September 8, 1994 |
Gail Godwin's new novel has a largish theme--the redemptive effect produced in others by the slow, valiant dying of an outsized protagonist--but as with some restaurants, the side dishes come off better than the main course. As Magda Danvers, a charismatic professor and author of a hugely successful book on literary visionaries, struggles feistily with terminal cancer, three others find their lives changing.
February 9, 1986 |
"The Best American Short Stories" is one of two annual anthologies that assemble some--and I stress some-- of the best short fiction published in American and Canadian magazines during the preceding year (the other is "Prize Stories/The O. Henry Awards"; a third, "The Editors' Choice: New American Stories, made its debut last year).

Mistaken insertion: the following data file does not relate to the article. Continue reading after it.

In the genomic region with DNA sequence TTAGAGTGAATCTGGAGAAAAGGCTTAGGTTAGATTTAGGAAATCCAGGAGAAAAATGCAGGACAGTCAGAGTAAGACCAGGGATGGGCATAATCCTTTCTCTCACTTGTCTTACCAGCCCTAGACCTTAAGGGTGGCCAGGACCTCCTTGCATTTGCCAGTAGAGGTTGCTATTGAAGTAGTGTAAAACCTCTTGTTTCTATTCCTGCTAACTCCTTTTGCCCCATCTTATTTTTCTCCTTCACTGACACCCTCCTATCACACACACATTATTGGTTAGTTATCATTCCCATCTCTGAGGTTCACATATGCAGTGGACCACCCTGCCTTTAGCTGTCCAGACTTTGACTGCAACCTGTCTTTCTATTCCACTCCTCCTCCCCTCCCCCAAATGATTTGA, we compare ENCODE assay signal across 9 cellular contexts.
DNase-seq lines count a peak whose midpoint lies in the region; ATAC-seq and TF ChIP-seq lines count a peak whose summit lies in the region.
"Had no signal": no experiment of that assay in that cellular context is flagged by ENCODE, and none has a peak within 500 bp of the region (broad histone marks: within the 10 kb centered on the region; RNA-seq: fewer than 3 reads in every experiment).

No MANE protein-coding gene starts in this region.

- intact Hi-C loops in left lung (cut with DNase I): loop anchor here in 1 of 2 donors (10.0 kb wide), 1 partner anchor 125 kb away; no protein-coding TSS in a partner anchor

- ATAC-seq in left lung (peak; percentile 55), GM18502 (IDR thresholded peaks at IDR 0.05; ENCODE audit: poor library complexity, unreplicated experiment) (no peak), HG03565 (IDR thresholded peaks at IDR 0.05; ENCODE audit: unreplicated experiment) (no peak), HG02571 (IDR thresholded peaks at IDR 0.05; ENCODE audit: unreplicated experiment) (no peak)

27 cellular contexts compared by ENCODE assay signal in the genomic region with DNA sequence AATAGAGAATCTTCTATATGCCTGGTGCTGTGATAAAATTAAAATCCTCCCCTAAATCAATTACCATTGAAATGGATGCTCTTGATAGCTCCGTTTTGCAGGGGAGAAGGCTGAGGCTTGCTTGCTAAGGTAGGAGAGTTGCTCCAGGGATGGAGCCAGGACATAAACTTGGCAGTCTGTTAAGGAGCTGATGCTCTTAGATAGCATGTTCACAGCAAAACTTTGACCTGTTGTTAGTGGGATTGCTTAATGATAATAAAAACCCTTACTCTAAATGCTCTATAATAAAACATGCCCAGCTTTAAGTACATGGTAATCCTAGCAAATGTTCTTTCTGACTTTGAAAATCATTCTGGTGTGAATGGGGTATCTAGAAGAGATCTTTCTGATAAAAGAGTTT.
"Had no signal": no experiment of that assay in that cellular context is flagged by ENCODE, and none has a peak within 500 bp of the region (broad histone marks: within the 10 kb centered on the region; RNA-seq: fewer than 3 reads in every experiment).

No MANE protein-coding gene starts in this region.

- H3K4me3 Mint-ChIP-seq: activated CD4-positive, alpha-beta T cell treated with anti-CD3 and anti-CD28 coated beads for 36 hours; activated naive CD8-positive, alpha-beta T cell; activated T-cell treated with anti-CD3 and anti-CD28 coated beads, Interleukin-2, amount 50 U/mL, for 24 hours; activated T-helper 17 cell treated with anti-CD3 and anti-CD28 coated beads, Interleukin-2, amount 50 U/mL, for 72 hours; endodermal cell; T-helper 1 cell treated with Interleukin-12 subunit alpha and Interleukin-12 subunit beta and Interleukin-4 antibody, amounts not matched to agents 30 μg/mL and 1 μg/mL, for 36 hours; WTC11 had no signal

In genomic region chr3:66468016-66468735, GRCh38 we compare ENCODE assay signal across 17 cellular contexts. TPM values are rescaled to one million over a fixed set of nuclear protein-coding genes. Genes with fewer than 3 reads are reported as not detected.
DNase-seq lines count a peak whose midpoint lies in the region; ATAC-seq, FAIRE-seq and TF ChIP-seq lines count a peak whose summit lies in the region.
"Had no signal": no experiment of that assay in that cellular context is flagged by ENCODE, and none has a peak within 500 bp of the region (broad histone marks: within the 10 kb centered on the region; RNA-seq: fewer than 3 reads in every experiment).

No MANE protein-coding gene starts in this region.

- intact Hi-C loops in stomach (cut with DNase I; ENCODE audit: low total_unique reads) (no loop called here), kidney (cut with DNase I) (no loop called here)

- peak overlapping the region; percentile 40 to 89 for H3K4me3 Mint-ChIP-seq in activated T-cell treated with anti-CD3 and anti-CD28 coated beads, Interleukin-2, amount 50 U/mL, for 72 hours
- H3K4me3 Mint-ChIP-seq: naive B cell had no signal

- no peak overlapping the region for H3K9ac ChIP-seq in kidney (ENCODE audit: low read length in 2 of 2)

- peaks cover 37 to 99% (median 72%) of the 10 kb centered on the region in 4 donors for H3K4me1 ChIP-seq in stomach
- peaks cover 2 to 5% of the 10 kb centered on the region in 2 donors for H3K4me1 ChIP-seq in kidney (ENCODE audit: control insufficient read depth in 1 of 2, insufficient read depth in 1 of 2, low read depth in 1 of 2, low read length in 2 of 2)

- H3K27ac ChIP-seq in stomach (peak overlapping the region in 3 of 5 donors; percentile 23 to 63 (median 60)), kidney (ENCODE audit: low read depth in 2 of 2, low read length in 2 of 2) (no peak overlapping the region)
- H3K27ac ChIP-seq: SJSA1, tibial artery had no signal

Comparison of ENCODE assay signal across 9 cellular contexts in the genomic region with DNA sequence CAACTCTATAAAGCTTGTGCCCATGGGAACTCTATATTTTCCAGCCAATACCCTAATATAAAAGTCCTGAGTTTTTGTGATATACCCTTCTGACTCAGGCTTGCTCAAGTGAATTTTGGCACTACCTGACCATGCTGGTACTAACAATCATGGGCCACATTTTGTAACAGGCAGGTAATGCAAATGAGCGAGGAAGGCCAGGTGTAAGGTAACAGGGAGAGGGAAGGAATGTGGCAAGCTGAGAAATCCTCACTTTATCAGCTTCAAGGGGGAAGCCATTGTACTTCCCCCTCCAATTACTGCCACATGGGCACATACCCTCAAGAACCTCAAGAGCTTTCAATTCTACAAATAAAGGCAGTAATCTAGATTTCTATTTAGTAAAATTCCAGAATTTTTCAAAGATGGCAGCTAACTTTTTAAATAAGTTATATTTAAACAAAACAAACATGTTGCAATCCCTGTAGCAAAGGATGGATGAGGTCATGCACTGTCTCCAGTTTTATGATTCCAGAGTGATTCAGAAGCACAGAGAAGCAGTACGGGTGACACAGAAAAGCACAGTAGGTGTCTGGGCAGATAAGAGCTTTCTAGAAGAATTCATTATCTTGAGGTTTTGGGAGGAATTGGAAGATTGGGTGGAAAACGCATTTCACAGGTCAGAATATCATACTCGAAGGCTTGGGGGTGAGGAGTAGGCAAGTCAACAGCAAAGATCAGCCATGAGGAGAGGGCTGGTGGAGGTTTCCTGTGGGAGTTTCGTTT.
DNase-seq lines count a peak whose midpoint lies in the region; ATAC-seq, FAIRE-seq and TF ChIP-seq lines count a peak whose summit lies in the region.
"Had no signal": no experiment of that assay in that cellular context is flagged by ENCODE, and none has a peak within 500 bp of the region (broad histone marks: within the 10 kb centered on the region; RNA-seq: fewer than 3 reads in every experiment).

March 20, 2001 |
It was an editor's idea, apparently. Gail Godwin, having "just reread Conrad's two novellas 'Heart of Darkness' and 'The Secret Sharer,' " was thinking of writing a novel about "a woman's journey into the heart of darkness where she would have to confront her shadow. Sort of a modern version of what the ancient Sumerian goddess Inanna, Queen of Heaven, undertook when she set her heart on the Great Below and descended into the underworld to visit her dark sister, Queen Ereshkigal."
October 4, 1987 |
A family system is held together by years of common assumptions and a dependence on its members to play their assigned roles. While they do, the system works. But let one individual spin out of orbit and the others are flung wide, struggling for their bearings until gradually, under revised rules, they regroup. Gail Godwin's brilliant new novel, "A Southern Family," is the story of one family's regrouping in the wake of a collapse.